James Burton (1761-1837)

From Historical Hastings

James Burton
Born29 July 1761 London
Died31 March 1837 St Leonards
Spouse(s)Elizabeth Westley (1760-1837)

Early Life

James Burton was born in London to a Scottish builder, William Haliburton who shared an ancestor with Sir Walter Scott. Shortening his name from Haliburton to Burton in the 1790s following a family dispute.[1]. James had a large family; out of the twelve children they had, they lost two in infancy: Emily Elizabeth due to Smallpox and Emma following an inoculation.


Children of: James Burton and Elizabeth Westley (1760-1837)
Name Birth Death Joined with
William Ford Haliburton (1784-1856)


Emma Elizabeth Haliburton (1785-1785)


Eliza Haliburton (1786-1877)


James Haliburton (1788-1862)


Emily Burton (1791-1792)


Jane Burton (1792-1879)


Septimus Burton (1794-1842)


Octavia Burton (1796-1846)


Henry Burton (1799-1849)


Decimus Burton (1800-1881) 30 September 1800 14 December 1881 Kensington, Kensington
Alfred Burton (1802-1877) 18 June 1802 24 April 1877 [[Anne Delicia Adams (1811-1897)]]

Jessy Burton (1804-1877)


Renown as builder

He was described as probably the most significant builder of Georgian London and was responsible for constructing large areas of Bloomsbury, as well as Clapham Common and St Johns Wood. He also worked with John Nash in designing Regent’s Park.[1] In addition to the property development enterprises which enjoyed considerable success, James Burton invested greatly in the manufacture of gunpowder from 1811 in the Medway area, selling this product in London via his partnership with his eldest son.[2]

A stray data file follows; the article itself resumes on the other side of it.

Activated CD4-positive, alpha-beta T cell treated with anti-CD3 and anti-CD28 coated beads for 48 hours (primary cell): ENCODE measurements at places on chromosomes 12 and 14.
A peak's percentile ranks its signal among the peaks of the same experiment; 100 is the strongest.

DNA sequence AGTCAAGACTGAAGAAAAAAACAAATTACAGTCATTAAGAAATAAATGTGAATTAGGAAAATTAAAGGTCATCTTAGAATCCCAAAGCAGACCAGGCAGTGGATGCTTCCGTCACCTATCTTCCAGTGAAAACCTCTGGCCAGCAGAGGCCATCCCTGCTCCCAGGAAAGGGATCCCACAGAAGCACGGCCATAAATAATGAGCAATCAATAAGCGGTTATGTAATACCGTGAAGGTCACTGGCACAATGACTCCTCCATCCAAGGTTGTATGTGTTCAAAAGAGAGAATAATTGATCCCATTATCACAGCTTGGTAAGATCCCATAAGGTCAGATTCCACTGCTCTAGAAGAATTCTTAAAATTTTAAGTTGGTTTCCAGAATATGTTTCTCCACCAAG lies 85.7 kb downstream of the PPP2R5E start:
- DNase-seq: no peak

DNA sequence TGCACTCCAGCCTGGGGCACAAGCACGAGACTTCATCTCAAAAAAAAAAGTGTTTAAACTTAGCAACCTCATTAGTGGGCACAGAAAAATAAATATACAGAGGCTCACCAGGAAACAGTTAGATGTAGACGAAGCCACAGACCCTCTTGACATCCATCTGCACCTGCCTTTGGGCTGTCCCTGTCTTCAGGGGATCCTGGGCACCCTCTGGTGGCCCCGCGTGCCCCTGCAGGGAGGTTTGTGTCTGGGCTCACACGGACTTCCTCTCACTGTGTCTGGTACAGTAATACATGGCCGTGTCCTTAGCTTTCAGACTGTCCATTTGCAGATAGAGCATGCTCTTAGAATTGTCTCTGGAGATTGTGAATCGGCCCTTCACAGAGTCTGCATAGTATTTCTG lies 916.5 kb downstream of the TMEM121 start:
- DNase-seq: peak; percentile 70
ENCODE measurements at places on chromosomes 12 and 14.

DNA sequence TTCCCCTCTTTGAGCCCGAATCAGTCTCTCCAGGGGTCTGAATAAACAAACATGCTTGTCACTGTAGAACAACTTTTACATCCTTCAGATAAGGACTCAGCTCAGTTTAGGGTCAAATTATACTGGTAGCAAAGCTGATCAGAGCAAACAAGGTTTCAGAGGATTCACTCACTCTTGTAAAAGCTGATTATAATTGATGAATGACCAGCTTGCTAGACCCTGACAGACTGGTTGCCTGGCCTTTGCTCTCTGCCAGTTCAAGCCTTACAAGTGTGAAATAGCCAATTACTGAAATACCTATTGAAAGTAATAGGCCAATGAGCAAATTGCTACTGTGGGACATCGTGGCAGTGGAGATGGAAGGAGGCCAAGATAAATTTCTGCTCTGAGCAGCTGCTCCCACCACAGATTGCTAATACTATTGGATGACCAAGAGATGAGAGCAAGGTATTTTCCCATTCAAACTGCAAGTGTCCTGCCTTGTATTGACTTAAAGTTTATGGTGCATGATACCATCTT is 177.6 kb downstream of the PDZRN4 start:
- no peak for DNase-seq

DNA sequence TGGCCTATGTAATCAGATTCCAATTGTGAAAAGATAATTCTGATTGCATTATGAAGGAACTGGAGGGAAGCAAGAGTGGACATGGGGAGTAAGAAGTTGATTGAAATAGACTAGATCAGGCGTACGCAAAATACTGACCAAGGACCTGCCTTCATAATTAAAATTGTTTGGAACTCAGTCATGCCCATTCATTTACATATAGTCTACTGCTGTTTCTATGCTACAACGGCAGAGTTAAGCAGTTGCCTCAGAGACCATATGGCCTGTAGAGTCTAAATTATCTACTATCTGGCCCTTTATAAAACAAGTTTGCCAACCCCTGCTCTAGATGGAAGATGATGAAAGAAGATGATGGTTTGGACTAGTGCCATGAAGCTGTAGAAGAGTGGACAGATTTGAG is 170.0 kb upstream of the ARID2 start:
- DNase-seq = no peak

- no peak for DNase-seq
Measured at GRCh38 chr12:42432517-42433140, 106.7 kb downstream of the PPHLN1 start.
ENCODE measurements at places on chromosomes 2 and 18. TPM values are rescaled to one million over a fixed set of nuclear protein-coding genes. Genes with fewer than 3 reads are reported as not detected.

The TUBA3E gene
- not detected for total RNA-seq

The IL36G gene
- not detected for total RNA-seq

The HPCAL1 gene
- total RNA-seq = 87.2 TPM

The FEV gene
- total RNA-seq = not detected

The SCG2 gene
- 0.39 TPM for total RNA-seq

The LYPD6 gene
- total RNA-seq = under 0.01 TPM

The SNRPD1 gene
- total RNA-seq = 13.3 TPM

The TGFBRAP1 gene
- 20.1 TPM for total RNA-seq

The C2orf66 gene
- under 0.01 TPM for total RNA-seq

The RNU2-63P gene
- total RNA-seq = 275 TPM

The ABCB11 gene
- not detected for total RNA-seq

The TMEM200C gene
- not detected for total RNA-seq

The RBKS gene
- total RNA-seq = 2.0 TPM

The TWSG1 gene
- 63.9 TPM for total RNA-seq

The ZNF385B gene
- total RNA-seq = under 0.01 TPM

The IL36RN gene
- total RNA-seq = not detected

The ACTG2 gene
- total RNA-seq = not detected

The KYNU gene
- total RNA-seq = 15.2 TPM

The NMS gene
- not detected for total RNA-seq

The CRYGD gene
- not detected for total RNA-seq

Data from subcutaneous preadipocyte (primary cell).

St Leonards

Moving to St. Leonards in 1826, during 1828 he commenced the design and construction of a new town at St Leonards, based upon his experiences at Regents Park with common design features at both locations. This was on land that had at one time been part of the Manor of Gensing but had recently come onto the market. Although primarily a builder, James Burton designed many of his works, those at St Leonards in partnership with his son Decimus, and examples of the construction and architectural drawings survive in the Hastings Museum.[1]


He passed away in 1837 and is buried in the churchyard off West Hill Road[3]


References & Notes